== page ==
Breast MRI Findings: Kinetics

by Michael Roubakha, MD, and Cheryce Fischer, MD

  • Refers to breast lesion enhancement curves, also kown as Kuhl enhancement curves
  • In addition to the margins of a lesion, the enhancement intensity of a lesion on MRI two minutes or less after contrast administration is the most important feature for lesion diagnosis
  • The next most important feature is the qualitative assessment of the enhancement curve1
MRI findings

There are three possible intial phase curves (in order of least to most concerning):

  1. Slow
  2. Medium
  3. Rapid

There are also three possible late phase curves (in order of least to most concerning):

Type I: Progressive pattern

  • Continued increase in signal intensity over time
  • Usually a benign pattern (83% of lesions)
  • Only about 9% of lesions are malignant2
  • Sensitivity of 52.2% and specificity of 71%3

Type II: Plateau pattern

  • Initial uptake followed by leveling off of signal intensity
  • Suggestive of malignancy (sensitivity of 42.6% and specificity of 75% for malignancy)3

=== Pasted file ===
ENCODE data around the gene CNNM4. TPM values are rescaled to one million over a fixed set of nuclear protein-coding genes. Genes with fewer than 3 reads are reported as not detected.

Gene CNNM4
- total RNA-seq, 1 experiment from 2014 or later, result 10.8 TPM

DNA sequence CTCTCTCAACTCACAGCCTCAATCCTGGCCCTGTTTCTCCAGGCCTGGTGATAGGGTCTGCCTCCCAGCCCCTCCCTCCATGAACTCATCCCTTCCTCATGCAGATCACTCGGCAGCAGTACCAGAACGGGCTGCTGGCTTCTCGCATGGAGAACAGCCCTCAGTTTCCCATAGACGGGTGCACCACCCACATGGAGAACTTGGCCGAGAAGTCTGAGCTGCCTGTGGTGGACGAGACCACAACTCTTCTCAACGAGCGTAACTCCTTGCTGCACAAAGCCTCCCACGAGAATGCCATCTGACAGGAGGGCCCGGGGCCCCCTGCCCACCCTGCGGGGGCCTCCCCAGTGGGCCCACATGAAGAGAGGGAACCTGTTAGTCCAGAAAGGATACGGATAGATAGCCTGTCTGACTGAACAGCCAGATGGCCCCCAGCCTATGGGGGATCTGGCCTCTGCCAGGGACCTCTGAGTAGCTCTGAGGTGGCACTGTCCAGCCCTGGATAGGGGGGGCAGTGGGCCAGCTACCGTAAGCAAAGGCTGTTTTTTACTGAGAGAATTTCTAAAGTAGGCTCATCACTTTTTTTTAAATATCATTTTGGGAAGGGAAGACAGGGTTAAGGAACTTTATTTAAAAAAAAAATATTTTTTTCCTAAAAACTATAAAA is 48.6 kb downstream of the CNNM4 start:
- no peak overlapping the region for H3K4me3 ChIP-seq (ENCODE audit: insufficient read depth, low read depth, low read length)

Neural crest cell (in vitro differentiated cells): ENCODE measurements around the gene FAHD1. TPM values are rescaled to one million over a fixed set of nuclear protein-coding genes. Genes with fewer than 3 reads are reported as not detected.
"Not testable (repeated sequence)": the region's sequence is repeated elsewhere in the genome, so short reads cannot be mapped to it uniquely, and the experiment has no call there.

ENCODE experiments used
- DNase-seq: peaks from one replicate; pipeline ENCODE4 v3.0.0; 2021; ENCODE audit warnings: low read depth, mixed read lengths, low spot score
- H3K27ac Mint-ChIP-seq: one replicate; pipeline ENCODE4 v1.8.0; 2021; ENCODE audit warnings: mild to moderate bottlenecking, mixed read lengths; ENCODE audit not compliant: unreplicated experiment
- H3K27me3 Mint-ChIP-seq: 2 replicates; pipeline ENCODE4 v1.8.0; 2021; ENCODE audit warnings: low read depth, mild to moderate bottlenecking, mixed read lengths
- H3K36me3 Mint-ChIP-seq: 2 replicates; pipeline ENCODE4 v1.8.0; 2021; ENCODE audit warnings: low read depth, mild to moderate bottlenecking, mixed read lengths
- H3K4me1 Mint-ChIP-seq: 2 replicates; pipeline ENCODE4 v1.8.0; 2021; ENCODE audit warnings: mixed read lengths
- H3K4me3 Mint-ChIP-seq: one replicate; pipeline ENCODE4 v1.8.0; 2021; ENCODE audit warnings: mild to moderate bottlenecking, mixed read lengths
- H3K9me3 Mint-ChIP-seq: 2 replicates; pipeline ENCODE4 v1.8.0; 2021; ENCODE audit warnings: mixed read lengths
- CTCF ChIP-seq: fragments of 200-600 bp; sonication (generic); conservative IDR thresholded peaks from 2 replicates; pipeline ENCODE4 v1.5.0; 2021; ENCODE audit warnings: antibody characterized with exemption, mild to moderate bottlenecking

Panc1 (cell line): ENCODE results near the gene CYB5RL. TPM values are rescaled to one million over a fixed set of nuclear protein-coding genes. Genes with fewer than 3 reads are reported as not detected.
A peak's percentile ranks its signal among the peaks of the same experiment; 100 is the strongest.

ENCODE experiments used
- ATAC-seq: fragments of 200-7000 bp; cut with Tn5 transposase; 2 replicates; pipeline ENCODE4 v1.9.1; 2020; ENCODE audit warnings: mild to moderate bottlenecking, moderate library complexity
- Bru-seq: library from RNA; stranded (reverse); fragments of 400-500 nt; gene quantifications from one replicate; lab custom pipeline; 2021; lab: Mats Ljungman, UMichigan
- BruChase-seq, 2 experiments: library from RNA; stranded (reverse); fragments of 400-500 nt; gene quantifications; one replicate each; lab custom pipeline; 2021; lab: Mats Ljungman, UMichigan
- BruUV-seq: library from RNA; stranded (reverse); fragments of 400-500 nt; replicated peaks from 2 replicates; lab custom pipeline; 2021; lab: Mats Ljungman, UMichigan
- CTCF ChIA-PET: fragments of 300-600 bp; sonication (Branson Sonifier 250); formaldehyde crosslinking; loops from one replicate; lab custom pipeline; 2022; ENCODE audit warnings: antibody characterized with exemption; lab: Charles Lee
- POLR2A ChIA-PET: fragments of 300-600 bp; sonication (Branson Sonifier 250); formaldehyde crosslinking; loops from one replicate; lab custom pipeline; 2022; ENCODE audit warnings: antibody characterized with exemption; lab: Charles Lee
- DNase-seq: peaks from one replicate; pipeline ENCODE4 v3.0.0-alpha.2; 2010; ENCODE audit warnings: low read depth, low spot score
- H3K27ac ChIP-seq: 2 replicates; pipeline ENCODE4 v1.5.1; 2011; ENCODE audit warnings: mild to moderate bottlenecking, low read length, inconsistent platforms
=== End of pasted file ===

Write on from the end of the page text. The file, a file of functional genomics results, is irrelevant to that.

Type III: Washout pattern

  • Initial uptake followed by reduced enhancement
  • Strongly suggestive of malignancy (specificity of 90.4% and sensitivity of 20.5%)3

Finally, a lack of enhancement does not completely exlcude in situ or invasive cancer.

References

  1. Macura KJ, Ouwerkerk R, Jacobs MA, Bluemke DA. "Patterns of Enhancement on Breast MR Images: Interpretation and Imaging Pitfalls." RadioGraphics 2006;26(6):1719-1734. DOI:10.1148/rg.266065025
  2. Kuhl CK, Mielcareck P, Klaschik S, et al. "Dynamic breast MR imaging: are signal intensity time course data useful for differential diagnosis of enhancing lesions?" Radiology 1999;211:101–110. DOI: 10.1148/radiology.211.1.r99ap38101
  3. Bluemke DA, Gatsonis CA, Chen MH, et al. "Magnetic resonance imaging of the breast prior to biopsy." JAMA 2004;292:2735–2742.  DOI: 10.1001/jama.292.22.2735